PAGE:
Grant statement and library cache lock

January 29, 2016

What is library cache lock?

From Troubleshooting Library Cache: Lock, Pin and Load Lock (Doc ID 444560.1):

This event controls the concurrency between clients of the library cache. It acquires a lock on the object handle so that either:

One client can prevent other clients from accessing the same object.

The client can maintain a dependency for a long time (for example, so that no other client can change the object).

This lock is also obtained to locate an object in the library cache.

Library cache lock will be obtained on database objects referenced during parsing or compiling of SQL or PL/SQL statements (table, view, procedure, function, package, package body, trigger, index, cluster, synonym). The lock will be released at the end of the parse or compilation.

Cursors (SQL and PL/SQL areas), pipes and any other transient objects do not use this lock. Library cache lock is not deadlock sensitive and the operation is synchronous.

Why grant statment cause library cache lock?

Because the grant statement need to change the LAST_DDL_TIME of a object, it must hold a exclusive lock for this object. When you execute the grant statment, you request a exclusive lock on that object, but when there are long-running querys on that object holds a share lock, you must wait that query be done to get the exclusive lock. Other session can not get a share lock on the object because you have request to get a exclusive lock. That’s my guess why grant statment can cause many library cache lock waits. And we did some tests to prove it.

From a blog post:

I can definitely say that when you grant privileges on an object in a production database in the middle of a busy day, you could have problems.

Today, an application installer was installing some packages in a new schema. He was granting select/insert/update/delete on several tables in the data schema. We started seeing a large number of “library cache lock” wait events for users in another schema that were accessing the tables on which select privileges were being granted to the new schema.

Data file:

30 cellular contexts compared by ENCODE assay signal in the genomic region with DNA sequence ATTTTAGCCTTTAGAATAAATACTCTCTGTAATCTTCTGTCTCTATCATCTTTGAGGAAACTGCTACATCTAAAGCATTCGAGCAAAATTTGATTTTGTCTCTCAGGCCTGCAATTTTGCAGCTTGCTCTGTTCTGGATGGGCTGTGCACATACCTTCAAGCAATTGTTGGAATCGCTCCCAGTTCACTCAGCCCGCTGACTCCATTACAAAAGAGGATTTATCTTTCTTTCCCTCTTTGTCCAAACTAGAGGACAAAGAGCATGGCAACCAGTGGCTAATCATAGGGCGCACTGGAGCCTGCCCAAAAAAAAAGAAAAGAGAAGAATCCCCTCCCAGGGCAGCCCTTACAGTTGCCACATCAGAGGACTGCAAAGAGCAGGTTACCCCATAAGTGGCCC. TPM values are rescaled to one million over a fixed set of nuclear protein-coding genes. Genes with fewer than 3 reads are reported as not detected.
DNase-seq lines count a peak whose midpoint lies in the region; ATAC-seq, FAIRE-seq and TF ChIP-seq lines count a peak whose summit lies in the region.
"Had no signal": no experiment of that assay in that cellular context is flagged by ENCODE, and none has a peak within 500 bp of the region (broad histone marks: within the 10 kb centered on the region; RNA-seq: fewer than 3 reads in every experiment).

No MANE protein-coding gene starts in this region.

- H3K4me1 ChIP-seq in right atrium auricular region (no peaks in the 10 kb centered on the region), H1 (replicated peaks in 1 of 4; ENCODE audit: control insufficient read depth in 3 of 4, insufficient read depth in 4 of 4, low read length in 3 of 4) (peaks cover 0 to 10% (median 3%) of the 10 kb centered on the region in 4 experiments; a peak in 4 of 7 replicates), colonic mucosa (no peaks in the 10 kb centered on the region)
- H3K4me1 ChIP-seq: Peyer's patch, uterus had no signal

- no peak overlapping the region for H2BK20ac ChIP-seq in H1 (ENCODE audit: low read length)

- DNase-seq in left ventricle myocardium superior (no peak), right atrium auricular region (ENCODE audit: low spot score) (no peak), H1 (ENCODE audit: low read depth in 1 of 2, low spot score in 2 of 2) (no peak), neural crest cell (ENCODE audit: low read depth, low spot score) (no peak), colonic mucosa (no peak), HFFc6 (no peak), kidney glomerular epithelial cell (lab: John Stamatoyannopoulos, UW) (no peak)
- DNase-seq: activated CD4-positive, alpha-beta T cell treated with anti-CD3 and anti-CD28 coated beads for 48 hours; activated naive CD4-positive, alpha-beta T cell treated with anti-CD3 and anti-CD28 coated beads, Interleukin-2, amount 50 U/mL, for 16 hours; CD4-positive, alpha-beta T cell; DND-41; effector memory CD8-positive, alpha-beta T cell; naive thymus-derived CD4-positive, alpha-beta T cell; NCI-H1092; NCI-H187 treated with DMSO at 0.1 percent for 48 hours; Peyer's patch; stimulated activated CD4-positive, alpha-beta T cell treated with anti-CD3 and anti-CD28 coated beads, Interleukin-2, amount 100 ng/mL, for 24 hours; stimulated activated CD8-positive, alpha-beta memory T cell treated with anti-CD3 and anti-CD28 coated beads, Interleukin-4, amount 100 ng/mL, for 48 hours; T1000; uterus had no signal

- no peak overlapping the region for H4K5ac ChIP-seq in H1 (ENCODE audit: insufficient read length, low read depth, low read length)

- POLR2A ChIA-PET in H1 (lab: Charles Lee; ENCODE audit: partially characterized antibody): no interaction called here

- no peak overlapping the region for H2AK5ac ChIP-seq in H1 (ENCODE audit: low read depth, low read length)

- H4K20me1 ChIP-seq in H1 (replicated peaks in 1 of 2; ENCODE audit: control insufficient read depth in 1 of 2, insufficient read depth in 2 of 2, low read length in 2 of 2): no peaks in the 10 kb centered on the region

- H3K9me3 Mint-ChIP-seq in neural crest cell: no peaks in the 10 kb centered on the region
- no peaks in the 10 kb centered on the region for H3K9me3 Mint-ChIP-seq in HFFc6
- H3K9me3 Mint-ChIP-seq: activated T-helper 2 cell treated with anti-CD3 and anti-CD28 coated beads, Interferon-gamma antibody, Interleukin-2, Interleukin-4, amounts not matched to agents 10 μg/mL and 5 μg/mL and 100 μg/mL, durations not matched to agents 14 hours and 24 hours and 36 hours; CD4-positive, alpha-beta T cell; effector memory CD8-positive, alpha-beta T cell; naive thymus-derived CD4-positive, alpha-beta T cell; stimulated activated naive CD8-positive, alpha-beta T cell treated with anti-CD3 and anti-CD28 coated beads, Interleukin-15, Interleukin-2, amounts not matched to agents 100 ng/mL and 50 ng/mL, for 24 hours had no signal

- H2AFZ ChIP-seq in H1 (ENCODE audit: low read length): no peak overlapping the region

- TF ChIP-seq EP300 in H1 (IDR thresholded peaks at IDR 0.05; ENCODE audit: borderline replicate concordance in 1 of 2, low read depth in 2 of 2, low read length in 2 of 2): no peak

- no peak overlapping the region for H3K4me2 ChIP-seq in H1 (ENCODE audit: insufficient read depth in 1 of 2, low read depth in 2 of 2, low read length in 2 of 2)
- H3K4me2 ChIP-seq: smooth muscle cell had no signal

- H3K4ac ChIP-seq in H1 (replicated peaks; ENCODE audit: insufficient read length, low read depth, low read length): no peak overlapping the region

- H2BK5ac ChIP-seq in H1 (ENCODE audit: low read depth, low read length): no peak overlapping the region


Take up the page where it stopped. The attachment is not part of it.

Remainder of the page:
It turns out that this operation will actually stamp the LAST_DDL_TIME column of DBA_OBJECTS. It doesn’t invalidate the object in the STATUS column of DBA_OBJECTS, but there is a latch that existing sessions request as a result of this “invalidation”.

From MOS note Troubleshooting Library Cache: Lock, Pin and Load Lock (Doc ID 444560.1):

Be very careful with altering, granting or revoking privileges on database objects that frequently used stored PL/SQL is dependent on. In fact, resolving this issue mostly depends on application project and system maintenance practices. Application developers should also consider that some project decisions have negative impact to the application scalability and performance.

Howt to solve it?

You can check v$session_blocker to find the blocking and blocked sessions and find the sqls they’re executing.

A systemstate dump during problem time can be very helpful for post analysis.

And the best solution is just don’t do DDLs during system busy periods.

From ‘library cache lock’ Waits- Causes and Solutions (Doc ID 1952395.1):

Do not perform DDL operations during busy periods.

DDL will often cause library cache objects to be invalidated and this could cascade to many different dependent objects like cursors. Invalidations have a large impact on the library cache, shared pool, row cache, and CPU since they will likely require many hard parses to occur at the same time.

Simply schedule DDL during maintenance or low activity periods.

Reference